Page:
AudioBook, New Cover, & Fireworks

Last night as I listened to the booms and ka-pows coming from the houses around me in this usually quiet cul-de-sac, I began to imagine that the Independence Day Fireworks heralded a new beginning. I’d already read the Declaration of Independence and the entire U.S. Constitution, the way I do every year on July 4th; I’d already sung America the Beautiful, God Bless America, and the Star-Spangled Banner; I’d already comforted the cat-terror over all the loud noises. Now it was time to reflect.

There’ve been some big goings-on in the world of Fran’s Books lately. I will be eternally grateful to all the people who’ve bought my books, who’ve shared the word with friends, and who’ve helped to keep the book-buzz alive.

AudioBook Cover
AudioBook Cover

Many of you have asked when audiobooks would be available. Well, the first ScotShop audiobook, A WEE MURDER IN MY SHOP, is available now for pre-order from Tantor Media. I have to admit I was surprised at the whimsical nature of the cover when my editor at Berkley Press sent me the notice, but apparently that’s the style Tantor uses for all the cozy mysteries they record.

The great news is that I’m delighted with the voice of Tanya Eby, the narrator. Listen to the sample audio clip from the book (just click on the “MP3 Audio Sample” button). I love what she’s done with this sample of Peggy and Dirk’s conversation. And now I’m confident she’ll do justice to all the voices — Peggy, Dirk, Harper, Karaline, and all your favorite characters in WEE MURDER.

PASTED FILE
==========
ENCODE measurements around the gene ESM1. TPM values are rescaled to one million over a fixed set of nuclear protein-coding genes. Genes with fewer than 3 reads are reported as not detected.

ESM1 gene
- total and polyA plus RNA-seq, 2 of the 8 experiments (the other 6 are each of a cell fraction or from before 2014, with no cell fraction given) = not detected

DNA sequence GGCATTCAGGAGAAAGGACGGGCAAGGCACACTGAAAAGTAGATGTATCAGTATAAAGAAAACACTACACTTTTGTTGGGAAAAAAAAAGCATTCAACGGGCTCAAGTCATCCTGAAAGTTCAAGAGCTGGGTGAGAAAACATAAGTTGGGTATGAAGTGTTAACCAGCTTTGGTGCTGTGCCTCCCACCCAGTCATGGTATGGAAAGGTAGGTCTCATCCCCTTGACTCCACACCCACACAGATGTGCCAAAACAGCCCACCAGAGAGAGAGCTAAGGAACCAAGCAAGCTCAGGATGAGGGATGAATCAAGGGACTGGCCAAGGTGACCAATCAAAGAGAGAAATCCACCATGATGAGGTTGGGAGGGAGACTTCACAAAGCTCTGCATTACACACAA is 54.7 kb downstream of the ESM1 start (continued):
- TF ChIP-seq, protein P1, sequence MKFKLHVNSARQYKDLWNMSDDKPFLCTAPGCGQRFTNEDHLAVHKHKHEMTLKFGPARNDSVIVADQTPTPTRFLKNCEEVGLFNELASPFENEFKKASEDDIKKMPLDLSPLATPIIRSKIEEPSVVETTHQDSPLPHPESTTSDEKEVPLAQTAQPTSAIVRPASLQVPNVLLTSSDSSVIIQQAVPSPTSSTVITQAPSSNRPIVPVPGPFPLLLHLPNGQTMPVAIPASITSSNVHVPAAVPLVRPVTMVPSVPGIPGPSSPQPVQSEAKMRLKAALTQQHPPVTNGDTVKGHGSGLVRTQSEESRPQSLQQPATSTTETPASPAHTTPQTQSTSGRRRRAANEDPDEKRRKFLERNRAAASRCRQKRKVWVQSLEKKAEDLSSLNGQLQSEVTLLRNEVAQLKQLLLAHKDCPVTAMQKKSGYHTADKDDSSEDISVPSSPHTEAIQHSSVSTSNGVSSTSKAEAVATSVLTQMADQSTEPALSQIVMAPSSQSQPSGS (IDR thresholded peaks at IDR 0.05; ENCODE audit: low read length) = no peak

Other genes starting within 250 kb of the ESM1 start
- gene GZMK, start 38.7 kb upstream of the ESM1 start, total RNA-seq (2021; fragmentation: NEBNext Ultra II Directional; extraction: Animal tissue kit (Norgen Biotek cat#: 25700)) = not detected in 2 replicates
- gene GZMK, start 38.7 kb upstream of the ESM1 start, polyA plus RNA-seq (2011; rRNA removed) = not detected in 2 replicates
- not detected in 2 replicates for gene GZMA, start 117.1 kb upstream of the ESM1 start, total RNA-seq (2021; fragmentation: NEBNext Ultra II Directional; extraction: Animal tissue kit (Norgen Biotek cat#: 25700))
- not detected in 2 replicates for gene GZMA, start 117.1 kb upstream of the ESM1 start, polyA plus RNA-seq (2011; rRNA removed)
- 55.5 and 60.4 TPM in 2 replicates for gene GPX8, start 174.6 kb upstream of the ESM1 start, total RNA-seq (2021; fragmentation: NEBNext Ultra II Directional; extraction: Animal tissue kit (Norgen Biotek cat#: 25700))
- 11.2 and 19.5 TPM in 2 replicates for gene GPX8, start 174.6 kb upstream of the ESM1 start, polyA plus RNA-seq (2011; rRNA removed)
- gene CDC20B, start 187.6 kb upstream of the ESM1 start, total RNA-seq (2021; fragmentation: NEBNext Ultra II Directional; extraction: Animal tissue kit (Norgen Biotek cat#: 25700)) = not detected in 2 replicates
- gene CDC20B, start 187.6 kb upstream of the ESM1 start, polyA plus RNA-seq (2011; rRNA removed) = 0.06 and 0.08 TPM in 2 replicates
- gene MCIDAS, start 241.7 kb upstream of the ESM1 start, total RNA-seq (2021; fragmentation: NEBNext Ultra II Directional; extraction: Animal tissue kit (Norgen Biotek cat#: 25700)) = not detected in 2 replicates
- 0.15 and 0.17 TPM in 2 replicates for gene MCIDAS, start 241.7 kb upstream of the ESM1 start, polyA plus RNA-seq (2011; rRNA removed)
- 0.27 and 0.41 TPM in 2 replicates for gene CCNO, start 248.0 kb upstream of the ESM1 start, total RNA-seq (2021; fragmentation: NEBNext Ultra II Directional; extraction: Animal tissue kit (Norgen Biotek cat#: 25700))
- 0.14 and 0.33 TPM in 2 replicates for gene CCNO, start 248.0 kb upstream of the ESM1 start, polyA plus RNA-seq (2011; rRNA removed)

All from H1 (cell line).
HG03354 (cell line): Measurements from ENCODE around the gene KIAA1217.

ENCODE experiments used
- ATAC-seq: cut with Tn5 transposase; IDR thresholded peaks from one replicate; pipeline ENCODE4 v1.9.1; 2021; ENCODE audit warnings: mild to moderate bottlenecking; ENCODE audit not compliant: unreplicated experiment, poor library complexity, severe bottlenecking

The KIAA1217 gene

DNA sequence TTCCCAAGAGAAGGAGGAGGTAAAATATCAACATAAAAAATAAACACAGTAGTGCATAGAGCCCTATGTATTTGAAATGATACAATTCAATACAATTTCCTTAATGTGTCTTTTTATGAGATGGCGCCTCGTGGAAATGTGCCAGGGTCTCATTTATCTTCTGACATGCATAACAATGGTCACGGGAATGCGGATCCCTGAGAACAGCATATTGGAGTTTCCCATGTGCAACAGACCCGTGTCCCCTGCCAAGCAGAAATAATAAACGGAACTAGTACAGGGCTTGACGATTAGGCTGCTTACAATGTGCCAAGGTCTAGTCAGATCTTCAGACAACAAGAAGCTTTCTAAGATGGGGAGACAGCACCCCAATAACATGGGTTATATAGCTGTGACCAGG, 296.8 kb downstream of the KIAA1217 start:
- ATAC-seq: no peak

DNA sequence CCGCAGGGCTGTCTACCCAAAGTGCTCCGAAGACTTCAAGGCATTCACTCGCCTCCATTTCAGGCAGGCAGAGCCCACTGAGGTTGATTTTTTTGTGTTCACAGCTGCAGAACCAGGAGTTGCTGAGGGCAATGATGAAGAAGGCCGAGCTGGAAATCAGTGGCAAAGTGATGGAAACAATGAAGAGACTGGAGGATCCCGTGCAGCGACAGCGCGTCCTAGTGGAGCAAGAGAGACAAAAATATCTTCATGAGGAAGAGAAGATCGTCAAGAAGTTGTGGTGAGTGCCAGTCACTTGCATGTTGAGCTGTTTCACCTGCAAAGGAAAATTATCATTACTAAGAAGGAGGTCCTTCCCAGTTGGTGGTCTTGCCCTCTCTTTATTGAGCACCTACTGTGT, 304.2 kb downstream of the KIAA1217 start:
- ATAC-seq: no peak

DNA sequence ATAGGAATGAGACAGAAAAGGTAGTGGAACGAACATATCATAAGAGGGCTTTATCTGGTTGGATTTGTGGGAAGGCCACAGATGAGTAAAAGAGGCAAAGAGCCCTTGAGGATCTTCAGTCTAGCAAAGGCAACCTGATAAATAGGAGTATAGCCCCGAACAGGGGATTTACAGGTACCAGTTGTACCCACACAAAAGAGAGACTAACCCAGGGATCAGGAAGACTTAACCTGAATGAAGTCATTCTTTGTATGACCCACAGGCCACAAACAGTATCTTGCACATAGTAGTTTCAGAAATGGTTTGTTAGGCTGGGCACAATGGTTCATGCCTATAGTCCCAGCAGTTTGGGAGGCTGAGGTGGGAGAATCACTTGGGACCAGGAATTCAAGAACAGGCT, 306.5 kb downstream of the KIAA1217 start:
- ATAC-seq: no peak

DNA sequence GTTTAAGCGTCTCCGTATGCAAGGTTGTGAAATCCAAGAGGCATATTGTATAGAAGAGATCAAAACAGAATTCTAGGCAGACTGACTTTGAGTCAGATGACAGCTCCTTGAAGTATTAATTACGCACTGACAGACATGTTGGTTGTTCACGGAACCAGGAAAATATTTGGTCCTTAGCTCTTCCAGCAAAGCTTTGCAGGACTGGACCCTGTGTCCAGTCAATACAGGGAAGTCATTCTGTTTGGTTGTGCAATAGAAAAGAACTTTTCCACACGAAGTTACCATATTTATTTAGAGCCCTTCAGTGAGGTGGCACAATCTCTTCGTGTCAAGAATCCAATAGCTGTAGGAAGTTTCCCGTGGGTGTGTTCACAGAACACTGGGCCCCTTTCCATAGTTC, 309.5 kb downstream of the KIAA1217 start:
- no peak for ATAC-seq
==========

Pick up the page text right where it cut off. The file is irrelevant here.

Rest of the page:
AWeeMurderInMyShopAs I explained to a book club I’d been invited to speak to a few months ago, authors seldom have much input into what the cover of their books look like. Here for comparison is the cover of the print version from Berkley Prime Crime.

Even though this cover looks like a totally different book, I assure you, they’re one and the same!

I can’t wait to hear the finished result of the recording. I have no idea when it will be ready, so I’m not holding my breath waiting for it. I’m just continuing to write books — working on the 4th book in the ScotShop series and the 8th Biscuit McKee mystery.

WEE DOSE OF DEATH CoverDid you know the 2nd ScotShop book, A WEE DOSE OF DEATH, is available for pre-order? Yep! And here’s the (wonderful) cover to prove it.

Thanks for being a reader. Without you, I’d just be talking to myself.

 

 

 

Girls of the Mist Book Club

Yestereen (a word that’s been in the English language for more than 400 years–it means yesterday evening), I was invited the speak to one of the most successful book clubs I’ve ever had the pleasure of attending. Many of the members are teachers, and everyone there was a joy for me to meet.

The Scot-themed book club event began with scones and shortbread, of course, as well as Scotch eggs and a wee dram or two. Someone had even brought Dirk’s favorite oranges, which as you may know (and if you’ve read my book you’ll definitely know) were a true delicacy when Dirk was alive in the 14th century. I was delighted with the thought that had gone into the presentation, and was even more delighted by the enthusiasm of the book club members.

They’d all read A WEE MURDER IN MY SHOP, and had lots of very illuminating questions about it, some of which surprised me. I was intrigued by their predictions as to what had been going on with Gilda, the ScotShop’s assistant manager, and several of them came up with suggestions that had never occurred to me — ones I’ll have to keep in mind for a future book.